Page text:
Yohanan Petrovsky-Shtern, "Taverns, Vodka, and the Right to Drink: Jews and Slavs in the Ukrainian Market Towns of Jewish Life in East Europe"

Presented by the Petro Jacyk Program for the Study of Ukraine. Co-sponsored by the Centre of Jewish Studies, the Chair of Ukrainian Studies, the Canadian Institute of Ukrainian Studies, and the Centre for Euroepan, Russian, and Eurasian Studies.

In the Slavic imagination, the Jew was a quintessential inn-keeper: cunning, but ready with low prices on high-quality vodka. The Jewish tavern was a multi-purpose shtetl institution, where Poles, Russians, Ukrainians, and Jews did deals, arranged marriages, heard and discussed news, listened to music, played billiards and cards—and smoked, drank, ate, and danced. Since liquor-trade revenues yielded a handsome income, both the Russian administration and Polish nobility did their best to control and tax liquor. Explore how the Jews in the shtetls outwitted the liquor monopolists and why for the shtetl dwellers of different creeds the right to drink turned into a quest for freedom.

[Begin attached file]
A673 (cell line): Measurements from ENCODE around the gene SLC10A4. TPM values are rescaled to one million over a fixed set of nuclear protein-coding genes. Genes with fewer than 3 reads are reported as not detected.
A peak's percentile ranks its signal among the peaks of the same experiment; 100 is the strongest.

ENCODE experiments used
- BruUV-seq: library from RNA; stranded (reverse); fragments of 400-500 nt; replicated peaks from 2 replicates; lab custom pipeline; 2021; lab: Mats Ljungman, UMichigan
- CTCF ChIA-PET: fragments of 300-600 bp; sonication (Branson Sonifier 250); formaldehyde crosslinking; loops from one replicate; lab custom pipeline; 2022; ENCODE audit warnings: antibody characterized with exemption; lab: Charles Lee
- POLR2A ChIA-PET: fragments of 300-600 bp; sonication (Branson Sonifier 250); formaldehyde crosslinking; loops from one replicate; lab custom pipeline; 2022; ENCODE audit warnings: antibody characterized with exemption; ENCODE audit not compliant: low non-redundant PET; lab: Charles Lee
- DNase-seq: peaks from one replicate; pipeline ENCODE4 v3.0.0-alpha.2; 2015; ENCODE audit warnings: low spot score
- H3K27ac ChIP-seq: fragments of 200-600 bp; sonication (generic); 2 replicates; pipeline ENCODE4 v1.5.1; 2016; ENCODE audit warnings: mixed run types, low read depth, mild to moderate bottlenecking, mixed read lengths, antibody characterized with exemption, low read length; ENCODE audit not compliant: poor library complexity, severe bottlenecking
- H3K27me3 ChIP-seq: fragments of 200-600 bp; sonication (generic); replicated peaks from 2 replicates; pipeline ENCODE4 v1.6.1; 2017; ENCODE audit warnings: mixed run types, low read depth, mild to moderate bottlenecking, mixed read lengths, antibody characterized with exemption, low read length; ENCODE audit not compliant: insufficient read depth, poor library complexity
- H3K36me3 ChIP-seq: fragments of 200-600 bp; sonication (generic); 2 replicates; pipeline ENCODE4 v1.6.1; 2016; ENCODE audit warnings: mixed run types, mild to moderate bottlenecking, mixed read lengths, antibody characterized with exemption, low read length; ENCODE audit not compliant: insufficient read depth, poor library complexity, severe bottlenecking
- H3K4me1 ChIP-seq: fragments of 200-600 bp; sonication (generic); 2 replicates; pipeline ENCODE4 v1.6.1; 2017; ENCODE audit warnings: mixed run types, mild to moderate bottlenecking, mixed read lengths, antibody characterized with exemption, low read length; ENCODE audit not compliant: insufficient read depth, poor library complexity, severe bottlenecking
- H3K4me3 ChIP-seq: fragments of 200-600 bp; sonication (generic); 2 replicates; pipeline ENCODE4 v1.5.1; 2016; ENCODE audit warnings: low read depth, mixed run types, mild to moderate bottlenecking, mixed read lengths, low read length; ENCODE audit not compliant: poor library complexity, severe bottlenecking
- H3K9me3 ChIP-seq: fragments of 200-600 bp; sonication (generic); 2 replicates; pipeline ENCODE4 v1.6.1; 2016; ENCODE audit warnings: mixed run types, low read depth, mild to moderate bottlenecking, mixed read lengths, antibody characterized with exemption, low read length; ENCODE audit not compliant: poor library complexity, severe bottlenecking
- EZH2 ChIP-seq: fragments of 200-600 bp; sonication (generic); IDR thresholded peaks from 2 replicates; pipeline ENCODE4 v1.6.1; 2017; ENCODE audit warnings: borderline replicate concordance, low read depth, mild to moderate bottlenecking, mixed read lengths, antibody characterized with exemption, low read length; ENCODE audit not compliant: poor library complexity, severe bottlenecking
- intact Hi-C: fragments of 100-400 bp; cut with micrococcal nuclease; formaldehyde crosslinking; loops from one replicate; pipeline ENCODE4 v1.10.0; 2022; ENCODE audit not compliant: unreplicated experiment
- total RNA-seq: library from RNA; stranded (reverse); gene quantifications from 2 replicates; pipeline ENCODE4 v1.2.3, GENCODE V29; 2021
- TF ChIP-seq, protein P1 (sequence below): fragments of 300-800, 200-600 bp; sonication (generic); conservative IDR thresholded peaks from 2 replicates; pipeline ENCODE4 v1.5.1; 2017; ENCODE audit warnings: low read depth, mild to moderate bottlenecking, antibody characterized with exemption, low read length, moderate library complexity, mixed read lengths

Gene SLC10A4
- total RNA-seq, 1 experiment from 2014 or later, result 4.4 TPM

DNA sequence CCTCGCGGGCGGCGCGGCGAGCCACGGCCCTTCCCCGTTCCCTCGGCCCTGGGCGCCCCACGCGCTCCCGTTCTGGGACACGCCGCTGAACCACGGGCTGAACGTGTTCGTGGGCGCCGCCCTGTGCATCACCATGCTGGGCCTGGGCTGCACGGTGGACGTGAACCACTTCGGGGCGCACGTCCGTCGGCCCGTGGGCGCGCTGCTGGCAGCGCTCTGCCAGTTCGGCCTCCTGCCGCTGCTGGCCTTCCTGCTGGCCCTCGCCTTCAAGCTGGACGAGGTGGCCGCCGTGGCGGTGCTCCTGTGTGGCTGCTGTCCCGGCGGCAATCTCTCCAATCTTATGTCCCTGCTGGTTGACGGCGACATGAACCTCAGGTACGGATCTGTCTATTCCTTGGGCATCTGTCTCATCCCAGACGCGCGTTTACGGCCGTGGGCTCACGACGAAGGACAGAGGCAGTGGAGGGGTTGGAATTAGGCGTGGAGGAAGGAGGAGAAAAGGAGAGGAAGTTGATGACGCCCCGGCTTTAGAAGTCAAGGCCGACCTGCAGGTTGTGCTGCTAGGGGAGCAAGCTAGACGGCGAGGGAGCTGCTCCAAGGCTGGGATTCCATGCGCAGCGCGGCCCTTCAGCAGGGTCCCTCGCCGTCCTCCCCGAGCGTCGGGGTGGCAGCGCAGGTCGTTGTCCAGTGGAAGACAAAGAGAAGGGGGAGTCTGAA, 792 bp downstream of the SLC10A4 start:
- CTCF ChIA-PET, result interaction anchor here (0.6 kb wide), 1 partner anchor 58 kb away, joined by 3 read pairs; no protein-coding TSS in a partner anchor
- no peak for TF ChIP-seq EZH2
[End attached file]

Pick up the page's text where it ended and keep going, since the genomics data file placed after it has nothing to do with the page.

Registration required.

Yohanan Petrovsky-Shtern is the Crown Family Professor of Jewish Studies Professor of Jewish History, Department of History, Northwestern University.

Date & Time
Thursday, March 27, 2014 - 4:00pm

108N, North House, Munk School of Global Affairs, 1 Devonshire Place